Home bird Bale not a Robin

COMMITTED TO SPURS: A family man, Gareth Bale would find it hard to be separated from his dad who he describes as "the biggest influence on my career". Picture: Shaun Botterill/Getty

Almost exactly a year ago Robin van Persie accepted the Footballer of the Year award and declared, with a mournful look in his eye, he would “always be a Gunner” before promptly signing for Manchester United.

But hope is growing at Tottenham that latest recipient Gareth Bale will break the trend and remain at White Hart Lane for at least another season, regardless of whether they finish in the top four.

Bale, who has scored 30 goals already for club and country this campaign as fifth-placed Tottenham head for a must-win game at Stoke tomorrow, is being courted by some of the biggest clubs in the world, ranging from Real Madrid to PSG and, of course, United. But suggestions that a failure to clinch Champions League football — which looks a distinct possibility with only two matches to go — would prompt another swift departure from north London to join van Persie at Old Trafford or Luka Modric at the Bernabeu — are slowly starting to lose credence.

Bale is very much a family man — he took both his father and mother to the Footballer of the Year Awards dinner on Thursday — and the latest rumours circulating around White Hart Lane are that father Frank in particular is keen for his son to remain at Tottenham a little longer.

“My dad has been the biggest influence on my career,” Bale said. “When I was a kid I used to pester him every day to kick the ball with me and he always did, even when he had just come home and was tired. And he’s been with me every step of the way since my very first game. He’s pretty much dedicated his life to taking me to games and watching me play, which he still does. Everything I do in football is for my dad and my mum.”

Against that background a move abroad to Real or Barca may well seem less likely at this stage in Bale’s career; especially as, at the age of 23, he recently became a father — his daughter Alba is not yet seven months old and the family appear settled in London.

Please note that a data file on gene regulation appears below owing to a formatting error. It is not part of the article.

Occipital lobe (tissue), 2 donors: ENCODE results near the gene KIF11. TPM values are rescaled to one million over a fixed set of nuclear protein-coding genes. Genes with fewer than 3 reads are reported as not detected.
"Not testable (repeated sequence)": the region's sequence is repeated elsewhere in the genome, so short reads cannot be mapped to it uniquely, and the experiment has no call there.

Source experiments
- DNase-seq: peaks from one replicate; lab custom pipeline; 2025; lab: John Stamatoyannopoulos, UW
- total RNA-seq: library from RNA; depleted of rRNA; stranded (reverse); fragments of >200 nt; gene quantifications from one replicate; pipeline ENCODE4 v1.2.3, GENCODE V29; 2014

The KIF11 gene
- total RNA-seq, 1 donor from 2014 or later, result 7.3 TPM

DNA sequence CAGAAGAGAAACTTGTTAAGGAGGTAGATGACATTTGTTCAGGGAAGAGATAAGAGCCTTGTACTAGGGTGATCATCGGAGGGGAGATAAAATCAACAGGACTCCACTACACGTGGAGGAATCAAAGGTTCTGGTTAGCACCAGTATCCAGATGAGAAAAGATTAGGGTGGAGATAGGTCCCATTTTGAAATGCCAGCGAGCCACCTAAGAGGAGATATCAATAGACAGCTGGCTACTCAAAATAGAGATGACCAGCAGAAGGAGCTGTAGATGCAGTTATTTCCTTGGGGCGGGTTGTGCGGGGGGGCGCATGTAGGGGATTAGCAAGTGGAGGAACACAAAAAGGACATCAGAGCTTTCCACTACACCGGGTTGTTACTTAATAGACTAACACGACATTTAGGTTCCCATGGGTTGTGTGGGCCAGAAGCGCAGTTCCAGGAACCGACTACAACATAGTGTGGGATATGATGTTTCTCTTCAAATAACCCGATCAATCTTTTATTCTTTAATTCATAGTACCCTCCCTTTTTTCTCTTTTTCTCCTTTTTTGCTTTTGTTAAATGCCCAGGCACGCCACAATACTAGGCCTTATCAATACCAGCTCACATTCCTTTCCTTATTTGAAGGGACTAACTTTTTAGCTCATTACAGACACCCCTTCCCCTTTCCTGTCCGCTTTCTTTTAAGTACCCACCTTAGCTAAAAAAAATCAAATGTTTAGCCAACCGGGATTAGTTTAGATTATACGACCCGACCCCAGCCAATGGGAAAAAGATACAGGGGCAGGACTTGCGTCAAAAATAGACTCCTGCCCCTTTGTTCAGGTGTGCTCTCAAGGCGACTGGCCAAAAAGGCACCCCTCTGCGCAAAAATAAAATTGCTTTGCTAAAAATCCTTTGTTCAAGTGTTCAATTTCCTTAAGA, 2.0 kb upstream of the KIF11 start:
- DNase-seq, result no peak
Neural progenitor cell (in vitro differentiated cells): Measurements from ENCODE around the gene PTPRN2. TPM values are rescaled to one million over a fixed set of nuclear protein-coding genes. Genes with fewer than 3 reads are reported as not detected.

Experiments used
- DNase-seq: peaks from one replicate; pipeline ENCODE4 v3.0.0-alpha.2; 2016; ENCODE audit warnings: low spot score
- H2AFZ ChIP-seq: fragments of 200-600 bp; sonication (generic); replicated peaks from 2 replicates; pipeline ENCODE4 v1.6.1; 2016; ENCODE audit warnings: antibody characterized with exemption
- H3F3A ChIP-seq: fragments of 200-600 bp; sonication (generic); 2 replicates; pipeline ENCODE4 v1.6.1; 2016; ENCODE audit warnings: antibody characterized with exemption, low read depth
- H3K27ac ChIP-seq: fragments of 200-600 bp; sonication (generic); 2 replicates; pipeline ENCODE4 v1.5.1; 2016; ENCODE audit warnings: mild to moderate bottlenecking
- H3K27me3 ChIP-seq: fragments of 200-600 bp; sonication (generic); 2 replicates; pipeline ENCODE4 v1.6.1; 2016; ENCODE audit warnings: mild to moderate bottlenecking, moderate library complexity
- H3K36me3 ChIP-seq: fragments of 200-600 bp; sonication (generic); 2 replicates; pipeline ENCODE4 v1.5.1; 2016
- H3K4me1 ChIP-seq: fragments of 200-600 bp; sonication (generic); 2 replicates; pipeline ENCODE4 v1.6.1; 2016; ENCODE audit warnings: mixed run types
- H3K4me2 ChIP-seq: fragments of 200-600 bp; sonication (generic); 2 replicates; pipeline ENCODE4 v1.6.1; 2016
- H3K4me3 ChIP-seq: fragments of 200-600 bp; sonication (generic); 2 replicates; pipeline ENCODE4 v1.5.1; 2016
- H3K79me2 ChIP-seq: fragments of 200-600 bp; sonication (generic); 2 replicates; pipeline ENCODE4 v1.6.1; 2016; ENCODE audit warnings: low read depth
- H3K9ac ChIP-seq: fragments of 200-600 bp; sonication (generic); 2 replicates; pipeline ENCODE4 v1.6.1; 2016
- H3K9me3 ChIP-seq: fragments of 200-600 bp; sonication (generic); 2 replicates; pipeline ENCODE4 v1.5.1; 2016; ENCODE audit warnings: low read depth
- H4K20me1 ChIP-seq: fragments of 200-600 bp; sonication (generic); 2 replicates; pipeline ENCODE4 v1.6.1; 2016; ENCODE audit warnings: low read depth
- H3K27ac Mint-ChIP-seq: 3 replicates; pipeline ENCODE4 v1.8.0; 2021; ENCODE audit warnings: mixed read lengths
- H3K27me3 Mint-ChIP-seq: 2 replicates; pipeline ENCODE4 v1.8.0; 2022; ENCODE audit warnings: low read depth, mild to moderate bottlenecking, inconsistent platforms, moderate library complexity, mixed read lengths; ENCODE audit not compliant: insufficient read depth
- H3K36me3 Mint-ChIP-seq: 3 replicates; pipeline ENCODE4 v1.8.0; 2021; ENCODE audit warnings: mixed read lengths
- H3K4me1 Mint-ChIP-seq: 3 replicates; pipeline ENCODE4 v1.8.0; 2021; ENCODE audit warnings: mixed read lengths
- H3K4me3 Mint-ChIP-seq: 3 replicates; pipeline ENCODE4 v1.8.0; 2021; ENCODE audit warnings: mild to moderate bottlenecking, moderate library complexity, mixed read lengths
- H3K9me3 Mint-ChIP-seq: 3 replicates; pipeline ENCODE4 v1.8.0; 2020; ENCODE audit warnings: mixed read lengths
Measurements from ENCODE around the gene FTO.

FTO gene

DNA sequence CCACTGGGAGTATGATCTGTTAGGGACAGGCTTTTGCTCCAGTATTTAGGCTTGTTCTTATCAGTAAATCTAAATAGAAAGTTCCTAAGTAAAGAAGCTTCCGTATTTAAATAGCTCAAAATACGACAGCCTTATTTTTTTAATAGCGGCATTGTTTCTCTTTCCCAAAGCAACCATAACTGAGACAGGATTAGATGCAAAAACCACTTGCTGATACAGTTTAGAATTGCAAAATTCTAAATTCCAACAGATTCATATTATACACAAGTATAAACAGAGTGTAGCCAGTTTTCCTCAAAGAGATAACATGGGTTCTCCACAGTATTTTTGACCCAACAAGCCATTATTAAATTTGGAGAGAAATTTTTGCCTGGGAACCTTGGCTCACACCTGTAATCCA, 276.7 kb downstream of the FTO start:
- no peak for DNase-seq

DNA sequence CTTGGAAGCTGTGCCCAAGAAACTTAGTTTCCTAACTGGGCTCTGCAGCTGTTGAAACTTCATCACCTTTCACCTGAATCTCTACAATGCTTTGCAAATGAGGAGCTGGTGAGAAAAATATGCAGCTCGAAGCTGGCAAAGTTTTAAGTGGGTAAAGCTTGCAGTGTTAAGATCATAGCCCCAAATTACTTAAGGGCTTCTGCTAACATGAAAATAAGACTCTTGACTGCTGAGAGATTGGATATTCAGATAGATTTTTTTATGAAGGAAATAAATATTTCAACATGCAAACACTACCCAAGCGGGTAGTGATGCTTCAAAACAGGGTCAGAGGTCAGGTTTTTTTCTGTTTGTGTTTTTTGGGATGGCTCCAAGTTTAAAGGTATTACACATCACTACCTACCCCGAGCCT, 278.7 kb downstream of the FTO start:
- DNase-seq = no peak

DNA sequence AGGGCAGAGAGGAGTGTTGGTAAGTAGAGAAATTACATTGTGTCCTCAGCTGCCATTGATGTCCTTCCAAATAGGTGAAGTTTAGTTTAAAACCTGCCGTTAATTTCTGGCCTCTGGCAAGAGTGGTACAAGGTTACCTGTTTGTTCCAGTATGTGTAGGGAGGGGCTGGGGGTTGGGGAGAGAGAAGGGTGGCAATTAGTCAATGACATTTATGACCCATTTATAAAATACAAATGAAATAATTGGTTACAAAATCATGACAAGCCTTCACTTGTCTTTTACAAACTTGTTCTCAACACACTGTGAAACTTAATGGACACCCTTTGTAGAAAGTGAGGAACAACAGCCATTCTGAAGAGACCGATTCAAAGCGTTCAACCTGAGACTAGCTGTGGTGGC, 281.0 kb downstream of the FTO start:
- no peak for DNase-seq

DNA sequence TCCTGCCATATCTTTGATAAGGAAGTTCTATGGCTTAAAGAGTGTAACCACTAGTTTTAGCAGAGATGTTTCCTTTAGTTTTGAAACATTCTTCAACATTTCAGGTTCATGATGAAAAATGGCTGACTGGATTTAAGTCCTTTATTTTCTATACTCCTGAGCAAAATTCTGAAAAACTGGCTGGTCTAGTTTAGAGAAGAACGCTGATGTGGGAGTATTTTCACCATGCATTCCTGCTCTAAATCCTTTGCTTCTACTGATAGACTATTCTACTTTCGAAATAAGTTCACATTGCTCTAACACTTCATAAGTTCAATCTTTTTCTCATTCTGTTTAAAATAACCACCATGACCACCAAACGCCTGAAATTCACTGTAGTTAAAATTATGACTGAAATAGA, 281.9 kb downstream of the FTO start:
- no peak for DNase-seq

“It’s been life-changing of course,” admitted Bale. “You get a different look on life. My life is changing fast at the minute, but it’s all great. I’m enjoying my football and enjoying my life and that’s the reason I’m playing so well I think.”

What must make Tottenham supporters nervous is that Arsenal fans were in a similar position last May as they watched van Persie collect his Footballer of the Year trophy and analysed every quote from the Dutchman for clues about his future.

But Bale is at a completely different stage of his career to van Persie and his words of praise for Tottenham and for life in London appear more genuine — and more reliable.

“The team has been fantastic this season and we have played some very good stuff, it is always easier to play in a really good team,” he said when analysing Tottenham’s season. “And the manager has been fantastic for me too, playing me in different positions where I am able to find the space and actually show my stuff.

“You can see the club is going forward too. When I first came here six years ago they showed me the plans for the club and showed me what they wanted to do — and there’s been a progression ever since. I hope that continues and I hope we get Champions League football because that’s what we all want and that’s our target for the season.

“Everyone at Tottenham still believes we can do it; we know it is not in our hands, but there are a lot of funny things which can happen in football and there are two games to go. If we win both our games, at Stoke and then home to Sunderland, we give ourselves the best chance. I can see other teams dropping points.”

No-one at the Footballer of the Year awards dinner wanted to ask Bale directly if he would be leaving Spurs this summer; it just wasn’t the time or the place and you could feel the tension as hundreds of football journalists battled to hold their tongues. But when asked to express his appreciation for life at White Hart Lane, Bale was happy to provide one last hint.

“The next step is to get Champions League football on a consistent basis and we are all working towards that,” he said.

“It’s been very good for me this year moving into a free role. We’ve done a lot of training on tactical work which has helped the team and individual players too. It’s a great environment to work in and I’ve really enjoyed it.”

Critically, Bale stopped short of saying he’ll always be a Lilywhite; but on reflection, maybe that’s a good thing...


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